By Mike Jones on November 12, 2018 at 1:28 pm
(CLAPS HANDS) © Jeffrey Becker-USA TODAY Sports

The Good: The Pass Rush

Iowa’s defensive line wreaked havoc on Saturday, keeping Clayton Thorson off balance and forcing him to make bad decisions. Parker Hesse had five tackles and two QB hurries. Matt Nelson notched a QB hurry, as did his brother (FOX believed they were brothers), Anthony Nelson. AJ Epenesa never made it to the quarterback but he did do this:

Thorson only completed 50% of his passes for 122 yards, one TD and two interceptions. Iowa’s pressure led to a couple of interceptions that kept them in the game.

Honorable Mention: Ihmir Smith-Marsette, T.J. Hockenson, Amani Hooker.

The Bad: A Long List of Personnel Decisions

I’d never subscribed to the “Noah Fant thing” until I watched Saturday’s game and yeah, now I’m sure there’s a “Noah Fant thing.” If you weren’t aware, Noah’s brother Chris tweeted this back in October:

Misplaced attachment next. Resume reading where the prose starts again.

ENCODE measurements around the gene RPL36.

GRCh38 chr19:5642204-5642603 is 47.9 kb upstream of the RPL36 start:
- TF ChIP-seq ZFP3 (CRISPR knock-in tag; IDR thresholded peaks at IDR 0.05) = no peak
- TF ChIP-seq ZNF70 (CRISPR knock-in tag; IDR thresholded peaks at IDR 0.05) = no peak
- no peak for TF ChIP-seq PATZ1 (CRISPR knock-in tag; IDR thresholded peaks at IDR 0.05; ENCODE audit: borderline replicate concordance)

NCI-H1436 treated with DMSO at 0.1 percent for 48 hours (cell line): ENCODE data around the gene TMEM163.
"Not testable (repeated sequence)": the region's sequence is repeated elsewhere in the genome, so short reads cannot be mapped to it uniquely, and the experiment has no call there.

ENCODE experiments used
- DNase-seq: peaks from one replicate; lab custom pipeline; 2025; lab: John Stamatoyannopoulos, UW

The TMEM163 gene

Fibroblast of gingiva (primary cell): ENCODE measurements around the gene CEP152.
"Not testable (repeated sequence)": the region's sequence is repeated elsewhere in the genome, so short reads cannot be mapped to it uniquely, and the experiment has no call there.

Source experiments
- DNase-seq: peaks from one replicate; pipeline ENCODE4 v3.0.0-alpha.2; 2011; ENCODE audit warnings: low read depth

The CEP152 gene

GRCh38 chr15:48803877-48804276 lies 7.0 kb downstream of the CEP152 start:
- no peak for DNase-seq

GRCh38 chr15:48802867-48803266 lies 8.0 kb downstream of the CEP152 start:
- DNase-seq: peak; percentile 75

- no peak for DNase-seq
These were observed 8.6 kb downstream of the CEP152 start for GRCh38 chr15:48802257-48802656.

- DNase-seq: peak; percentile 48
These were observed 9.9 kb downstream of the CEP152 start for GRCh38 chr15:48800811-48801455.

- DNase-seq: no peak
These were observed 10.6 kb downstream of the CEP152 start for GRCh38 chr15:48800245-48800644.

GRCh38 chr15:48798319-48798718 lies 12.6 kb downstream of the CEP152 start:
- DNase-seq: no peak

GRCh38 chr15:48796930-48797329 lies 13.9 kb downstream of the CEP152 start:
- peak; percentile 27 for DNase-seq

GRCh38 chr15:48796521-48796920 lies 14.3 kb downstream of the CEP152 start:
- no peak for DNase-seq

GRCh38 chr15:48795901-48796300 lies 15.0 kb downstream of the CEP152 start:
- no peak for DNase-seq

Ferentz stans jumped all over Chris for such a rebellious tweet and the next week against Indiana, Noah “exploded” with four receptions for 102 yards and a touchdown. Following the game, Kirk Ferentz, who is extremely petty, said:

Since that game, Fant’s stats have plummeted and he’s rarely seen the field on key drives. He only played eight snaps in the second half against Northwestern and statistically, he had the worst game of his career with ONE RECEPTION?! ONE?!  I remember on a crucial third down play, Fant wasn’t in the game but Iowa apparently thought their best shot at a score was a jump ball to Max Cooper. It went incomplete and Iowa missed the field goal on the next play.

So, what I’m saying is that yes, I believe Kirk Ferentz is actively punishing Noah Fant for something, likely his brother’s Tweet. If you don’t believe me, you can look at his usage over the course of the past three losses and how he has been out-snapped by T.J. Hockenson. Noah Fant has inexcusably not been on the field when Iowa has needed him and as you cannot rationalize why the Hawkeyes would keep their best offensive weapon on the sideline, you must come to the conclusion that something else is going on. In a month or so, Fant will announce his decision to go pro and Kirk Ferentz will have wasted the most talented tight end he’s ever recruited because he’s petty.